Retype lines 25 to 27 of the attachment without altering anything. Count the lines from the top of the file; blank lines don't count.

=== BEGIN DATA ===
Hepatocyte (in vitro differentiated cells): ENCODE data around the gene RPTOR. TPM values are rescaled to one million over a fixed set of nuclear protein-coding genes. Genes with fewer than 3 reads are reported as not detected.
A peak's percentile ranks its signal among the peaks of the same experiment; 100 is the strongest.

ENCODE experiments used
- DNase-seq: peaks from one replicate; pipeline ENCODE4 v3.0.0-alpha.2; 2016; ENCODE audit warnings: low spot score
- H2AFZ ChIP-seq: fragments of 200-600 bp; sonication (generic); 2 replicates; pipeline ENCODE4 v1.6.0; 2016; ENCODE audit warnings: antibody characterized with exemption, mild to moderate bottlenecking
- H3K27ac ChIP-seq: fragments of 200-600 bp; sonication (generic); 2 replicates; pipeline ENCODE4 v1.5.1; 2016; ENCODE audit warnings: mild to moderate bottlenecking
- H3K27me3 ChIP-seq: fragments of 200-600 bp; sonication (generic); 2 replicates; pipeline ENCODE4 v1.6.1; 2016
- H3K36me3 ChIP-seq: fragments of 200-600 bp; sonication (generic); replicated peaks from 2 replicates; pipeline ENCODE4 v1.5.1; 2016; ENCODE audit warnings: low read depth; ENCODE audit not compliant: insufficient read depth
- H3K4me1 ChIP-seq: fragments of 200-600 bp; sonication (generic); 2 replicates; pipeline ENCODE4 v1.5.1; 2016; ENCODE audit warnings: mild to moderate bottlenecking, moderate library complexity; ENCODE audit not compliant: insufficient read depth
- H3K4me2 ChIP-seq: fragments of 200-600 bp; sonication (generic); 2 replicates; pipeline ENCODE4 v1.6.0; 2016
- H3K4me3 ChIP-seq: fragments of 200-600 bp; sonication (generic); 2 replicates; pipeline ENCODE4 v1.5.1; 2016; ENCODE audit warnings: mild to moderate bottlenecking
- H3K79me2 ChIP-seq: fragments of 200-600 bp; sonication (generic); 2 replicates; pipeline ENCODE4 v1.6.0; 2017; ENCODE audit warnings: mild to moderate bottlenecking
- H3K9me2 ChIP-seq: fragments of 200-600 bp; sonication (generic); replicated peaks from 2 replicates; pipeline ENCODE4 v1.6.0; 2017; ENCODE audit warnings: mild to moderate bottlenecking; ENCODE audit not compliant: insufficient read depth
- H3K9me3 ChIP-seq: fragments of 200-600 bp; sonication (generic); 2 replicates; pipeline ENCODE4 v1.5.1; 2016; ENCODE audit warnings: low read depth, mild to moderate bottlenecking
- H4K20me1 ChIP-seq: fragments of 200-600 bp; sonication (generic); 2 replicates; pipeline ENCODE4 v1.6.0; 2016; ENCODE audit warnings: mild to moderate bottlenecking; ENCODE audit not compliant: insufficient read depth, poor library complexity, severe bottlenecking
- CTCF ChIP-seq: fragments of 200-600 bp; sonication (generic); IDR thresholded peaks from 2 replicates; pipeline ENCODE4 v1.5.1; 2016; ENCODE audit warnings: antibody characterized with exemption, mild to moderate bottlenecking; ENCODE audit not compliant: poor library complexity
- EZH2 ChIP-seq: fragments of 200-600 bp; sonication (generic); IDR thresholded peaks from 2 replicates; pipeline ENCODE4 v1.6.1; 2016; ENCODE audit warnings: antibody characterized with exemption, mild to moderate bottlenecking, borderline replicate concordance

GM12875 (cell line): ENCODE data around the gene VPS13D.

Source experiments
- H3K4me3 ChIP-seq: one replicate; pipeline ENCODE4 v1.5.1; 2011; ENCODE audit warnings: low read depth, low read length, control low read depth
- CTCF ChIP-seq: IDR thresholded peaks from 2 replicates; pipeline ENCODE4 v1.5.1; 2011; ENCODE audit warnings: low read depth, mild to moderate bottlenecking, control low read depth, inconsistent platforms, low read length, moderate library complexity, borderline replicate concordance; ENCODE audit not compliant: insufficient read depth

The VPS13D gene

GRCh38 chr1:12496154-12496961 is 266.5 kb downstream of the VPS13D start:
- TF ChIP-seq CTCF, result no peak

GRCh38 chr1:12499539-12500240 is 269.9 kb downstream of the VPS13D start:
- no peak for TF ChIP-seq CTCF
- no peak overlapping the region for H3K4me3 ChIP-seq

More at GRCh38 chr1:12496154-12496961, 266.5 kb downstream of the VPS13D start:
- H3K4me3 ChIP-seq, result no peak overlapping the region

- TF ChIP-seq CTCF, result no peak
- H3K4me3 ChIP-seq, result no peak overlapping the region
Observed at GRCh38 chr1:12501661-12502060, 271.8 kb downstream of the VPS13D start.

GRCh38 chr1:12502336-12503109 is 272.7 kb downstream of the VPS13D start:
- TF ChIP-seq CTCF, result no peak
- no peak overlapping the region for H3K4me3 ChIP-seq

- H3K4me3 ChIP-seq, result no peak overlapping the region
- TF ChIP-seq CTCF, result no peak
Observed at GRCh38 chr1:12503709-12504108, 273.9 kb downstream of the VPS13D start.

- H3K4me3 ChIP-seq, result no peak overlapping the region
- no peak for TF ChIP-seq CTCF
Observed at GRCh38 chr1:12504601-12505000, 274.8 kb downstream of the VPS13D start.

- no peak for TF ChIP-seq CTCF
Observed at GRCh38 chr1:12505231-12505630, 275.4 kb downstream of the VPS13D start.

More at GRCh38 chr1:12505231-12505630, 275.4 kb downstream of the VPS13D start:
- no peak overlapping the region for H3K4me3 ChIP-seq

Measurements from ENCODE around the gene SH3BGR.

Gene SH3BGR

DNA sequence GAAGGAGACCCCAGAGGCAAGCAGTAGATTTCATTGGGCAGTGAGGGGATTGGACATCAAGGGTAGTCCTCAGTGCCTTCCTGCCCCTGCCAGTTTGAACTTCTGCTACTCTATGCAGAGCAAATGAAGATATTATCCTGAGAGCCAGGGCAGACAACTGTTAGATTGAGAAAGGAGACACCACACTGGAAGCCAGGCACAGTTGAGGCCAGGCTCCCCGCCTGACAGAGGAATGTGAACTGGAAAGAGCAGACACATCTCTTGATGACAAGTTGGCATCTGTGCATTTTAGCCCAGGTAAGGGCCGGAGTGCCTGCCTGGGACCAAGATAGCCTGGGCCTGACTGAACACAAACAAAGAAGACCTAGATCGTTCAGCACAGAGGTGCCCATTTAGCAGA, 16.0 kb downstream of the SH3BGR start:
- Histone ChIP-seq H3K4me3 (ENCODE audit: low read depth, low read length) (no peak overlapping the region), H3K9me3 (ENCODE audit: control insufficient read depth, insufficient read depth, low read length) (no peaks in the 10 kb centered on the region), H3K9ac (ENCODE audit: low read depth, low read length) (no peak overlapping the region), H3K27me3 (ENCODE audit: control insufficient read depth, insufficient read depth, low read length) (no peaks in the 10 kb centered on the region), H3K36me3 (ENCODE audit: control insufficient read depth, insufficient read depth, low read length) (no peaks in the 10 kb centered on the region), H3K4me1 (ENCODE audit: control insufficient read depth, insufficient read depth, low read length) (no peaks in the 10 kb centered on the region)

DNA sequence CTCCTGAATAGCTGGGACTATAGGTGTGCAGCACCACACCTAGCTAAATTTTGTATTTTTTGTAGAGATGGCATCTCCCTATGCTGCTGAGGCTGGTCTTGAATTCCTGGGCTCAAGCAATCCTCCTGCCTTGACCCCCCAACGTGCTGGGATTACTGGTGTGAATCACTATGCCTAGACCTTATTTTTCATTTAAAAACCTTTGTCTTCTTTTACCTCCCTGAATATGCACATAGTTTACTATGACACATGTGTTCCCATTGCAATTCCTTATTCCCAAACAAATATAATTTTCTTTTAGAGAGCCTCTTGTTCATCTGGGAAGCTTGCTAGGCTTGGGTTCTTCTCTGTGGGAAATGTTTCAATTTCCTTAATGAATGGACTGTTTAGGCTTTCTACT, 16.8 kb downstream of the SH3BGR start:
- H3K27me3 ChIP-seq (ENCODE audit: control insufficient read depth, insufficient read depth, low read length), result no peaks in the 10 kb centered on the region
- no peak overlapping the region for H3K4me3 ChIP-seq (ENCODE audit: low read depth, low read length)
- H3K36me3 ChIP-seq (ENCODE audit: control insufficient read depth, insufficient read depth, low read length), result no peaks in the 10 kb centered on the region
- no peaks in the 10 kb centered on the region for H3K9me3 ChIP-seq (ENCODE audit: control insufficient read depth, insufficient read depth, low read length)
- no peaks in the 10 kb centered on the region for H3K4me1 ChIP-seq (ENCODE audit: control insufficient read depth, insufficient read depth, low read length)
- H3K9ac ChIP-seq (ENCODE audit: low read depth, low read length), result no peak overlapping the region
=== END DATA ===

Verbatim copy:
GRCh38 chr1:12499539-12500240 is 269.9 kb downstream of the VPS13D start:
- no peak for TF ChIP-seq CTCF
- no peak overlapping the region for H3K4me3 ChIP-seq